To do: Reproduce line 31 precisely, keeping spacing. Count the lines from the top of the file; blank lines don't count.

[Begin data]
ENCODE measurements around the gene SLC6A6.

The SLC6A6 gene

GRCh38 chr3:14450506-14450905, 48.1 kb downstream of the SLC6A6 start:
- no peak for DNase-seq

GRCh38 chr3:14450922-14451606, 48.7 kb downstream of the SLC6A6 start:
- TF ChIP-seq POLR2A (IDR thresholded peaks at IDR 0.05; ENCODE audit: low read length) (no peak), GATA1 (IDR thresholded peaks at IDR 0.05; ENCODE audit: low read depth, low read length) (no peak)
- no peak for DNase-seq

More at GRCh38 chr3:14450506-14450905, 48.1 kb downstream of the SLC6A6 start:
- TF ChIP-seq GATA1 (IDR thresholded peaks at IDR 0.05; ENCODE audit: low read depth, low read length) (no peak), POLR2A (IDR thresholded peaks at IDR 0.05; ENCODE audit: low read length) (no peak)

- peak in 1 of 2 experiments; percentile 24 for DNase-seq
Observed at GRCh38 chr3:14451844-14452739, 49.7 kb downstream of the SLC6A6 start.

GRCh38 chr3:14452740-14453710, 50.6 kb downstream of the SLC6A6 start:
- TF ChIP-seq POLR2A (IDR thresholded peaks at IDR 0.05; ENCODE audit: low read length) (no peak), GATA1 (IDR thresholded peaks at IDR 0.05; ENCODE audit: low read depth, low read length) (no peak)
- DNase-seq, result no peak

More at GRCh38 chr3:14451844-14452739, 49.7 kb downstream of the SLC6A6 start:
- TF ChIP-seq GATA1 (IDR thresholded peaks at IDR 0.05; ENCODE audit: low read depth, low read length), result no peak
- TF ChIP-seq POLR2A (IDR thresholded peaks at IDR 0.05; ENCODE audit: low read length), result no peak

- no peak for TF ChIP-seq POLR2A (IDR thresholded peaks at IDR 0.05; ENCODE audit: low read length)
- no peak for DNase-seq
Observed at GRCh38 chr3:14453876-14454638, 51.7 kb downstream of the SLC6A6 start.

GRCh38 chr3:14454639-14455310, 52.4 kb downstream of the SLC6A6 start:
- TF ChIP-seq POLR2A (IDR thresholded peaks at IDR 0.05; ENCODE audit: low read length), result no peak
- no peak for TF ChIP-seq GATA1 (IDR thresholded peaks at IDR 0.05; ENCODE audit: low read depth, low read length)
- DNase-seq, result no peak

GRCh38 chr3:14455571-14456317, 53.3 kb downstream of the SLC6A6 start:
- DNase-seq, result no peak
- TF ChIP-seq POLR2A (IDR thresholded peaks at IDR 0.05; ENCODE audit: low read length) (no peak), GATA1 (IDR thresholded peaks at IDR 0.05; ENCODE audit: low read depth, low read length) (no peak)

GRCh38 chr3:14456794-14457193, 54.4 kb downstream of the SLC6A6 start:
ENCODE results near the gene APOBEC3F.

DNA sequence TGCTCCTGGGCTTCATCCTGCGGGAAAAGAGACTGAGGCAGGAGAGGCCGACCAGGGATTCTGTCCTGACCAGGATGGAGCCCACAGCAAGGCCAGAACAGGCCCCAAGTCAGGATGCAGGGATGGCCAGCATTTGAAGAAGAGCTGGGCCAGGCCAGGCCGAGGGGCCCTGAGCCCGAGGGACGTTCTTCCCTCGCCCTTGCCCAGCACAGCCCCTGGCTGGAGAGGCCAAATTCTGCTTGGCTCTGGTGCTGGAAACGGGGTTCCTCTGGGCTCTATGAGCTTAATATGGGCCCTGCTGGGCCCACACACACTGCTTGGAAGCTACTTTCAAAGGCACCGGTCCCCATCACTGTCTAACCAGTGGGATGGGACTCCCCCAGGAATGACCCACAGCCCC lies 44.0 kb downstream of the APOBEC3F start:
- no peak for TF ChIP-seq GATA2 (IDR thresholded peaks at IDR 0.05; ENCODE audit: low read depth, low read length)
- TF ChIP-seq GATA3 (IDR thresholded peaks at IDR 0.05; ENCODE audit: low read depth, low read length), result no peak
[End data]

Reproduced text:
- no peak for TF ChIP-seq GATA2 (IDR thresholded peaks at IDR 0.05; ENCODE audit: low read depth, low read length)